In recent weeks the economy has been in the headlines and in thesights of politicians seeking the presidency. Particularly on theDemocratic side, the candidates have sought to paint a picture of adoom-and-gloom economy and a convenient culprit: the trade policiesof the Bush administration.
Although Sen. John McCain has largely stuck to his free-tradeprinciples, even when it might have been politically expedient toappeal to voters' worst instincts, Sens. Hillary Clinton and BarackObama have entered into a seemingly escalating war of words overthe alleged damage done by trade liberalization. As news about theeconomy worsened and crucial primary contests in industrial statessuch as Ohio and Pennsylvania approached, the rhetoric reached anadir.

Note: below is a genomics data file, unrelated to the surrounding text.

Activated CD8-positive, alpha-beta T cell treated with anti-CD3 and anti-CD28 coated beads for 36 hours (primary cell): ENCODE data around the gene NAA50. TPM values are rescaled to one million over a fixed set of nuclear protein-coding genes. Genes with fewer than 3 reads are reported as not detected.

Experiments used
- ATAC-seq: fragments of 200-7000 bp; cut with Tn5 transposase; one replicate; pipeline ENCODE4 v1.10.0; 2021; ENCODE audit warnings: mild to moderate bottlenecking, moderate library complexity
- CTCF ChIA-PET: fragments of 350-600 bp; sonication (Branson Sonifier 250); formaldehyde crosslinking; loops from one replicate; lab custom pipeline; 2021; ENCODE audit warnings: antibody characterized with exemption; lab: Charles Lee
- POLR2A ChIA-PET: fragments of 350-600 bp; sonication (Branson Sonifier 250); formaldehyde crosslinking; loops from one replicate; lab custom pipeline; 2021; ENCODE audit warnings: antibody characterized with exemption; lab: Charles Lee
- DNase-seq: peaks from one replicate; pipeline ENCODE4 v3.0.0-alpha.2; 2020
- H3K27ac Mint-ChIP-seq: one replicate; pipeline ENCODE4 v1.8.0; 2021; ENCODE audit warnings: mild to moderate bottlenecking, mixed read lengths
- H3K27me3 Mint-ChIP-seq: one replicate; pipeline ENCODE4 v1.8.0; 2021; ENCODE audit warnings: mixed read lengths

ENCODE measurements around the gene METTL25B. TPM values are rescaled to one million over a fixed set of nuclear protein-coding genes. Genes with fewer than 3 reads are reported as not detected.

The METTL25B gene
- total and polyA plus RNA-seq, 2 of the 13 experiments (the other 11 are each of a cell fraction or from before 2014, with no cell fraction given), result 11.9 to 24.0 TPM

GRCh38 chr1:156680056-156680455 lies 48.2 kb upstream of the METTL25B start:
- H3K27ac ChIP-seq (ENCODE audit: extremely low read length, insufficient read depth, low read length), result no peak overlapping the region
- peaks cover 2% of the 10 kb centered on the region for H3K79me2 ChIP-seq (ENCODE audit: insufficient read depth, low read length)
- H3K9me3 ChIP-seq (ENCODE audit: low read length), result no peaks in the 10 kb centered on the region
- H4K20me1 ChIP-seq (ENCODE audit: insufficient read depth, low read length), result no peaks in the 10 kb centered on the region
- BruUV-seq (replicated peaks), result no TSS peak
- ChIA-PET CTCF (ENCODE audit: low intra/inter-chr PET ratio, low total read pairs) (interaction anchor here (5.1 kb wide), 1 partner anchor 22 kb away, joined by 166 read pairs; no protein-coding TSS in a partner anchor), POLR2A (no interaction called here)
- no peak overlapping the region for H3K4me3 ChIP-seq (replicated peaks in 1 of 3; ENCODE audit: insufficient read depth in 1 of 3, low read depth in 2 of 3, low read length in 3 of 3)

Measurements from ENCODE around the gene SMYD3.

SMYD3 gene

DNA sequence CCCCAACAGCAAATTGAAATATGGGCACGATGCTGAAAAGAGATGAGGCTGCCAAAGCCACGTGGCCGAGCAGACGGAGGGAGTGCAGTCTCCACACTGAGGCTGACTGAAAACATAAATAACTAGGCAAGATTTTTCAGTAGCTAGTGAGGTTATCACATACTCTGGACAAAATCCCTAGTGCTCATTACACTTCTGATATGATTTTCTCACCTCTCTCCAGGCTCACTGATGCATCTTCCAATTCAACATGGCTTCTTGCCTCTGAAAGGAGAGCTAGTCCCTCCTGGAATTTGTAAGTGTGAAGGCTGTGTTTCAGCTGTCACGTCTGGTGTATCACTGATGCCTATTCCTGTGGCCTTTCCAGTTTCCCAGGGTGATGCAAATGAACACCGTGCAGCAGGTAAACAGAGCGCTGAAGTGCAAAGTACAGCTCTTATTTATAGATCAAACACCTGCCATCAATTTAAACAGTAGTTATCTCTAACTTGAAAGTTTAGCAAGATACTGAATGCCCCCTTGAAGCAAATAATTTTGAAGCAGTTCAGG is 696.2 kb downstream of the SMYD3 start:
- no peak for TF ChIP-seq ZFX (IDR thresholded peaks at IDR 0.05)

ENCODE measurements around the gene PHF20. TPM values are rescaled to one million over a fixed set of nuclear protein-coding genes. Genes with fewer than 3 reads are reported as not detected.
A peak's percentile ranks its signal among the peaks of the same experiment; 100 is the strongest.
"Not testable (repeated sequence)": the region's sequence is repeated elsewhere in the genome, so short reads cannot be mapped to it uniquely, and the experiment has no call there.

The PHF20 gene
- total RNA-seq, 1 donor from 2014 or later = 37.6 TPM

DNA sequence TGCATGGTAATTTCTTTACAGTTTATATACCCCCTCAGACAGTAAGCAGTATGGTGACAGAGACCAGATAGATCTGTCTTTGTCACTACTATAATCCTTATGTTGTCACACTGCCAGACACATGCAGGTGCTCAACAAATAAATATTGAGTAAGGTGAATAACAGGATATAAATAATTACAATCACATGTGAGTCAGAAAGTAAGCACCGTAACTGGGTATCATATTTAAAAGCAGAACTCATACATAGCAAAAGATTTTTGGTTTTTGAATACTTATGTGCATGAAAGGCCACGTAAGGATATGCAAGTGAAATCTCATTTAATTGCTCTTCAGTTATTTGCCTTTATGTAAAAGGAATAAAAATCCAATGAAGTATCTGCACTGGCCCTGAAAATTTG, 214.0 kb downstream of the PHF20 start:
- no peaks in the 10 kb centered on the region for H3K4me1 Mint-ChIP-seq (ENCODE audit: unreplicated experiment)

As voters consider the mix of policy offerings by thecandidates, a look at their records on trade during their time inCongress and their statements during the campaign can give someearly guidance as to the direction of the next administration'strade policy. Although trade votes are a necessarily imperfectyardstick with which to measure future policy-packaged as theyoften are with other, sometimes contradictory, legislation-theyseem to be consistent with the campaign pledges of thecandidates.
Voters could expect a President Mc-Cain to promote freer tradeand cuts in market-distorting subsidies, and a President Clinton ora President Obama to view free trade between voluntary actors assomething to be restrained, loaded with conditions, orcounterbalanced by an expansion of the welfare state.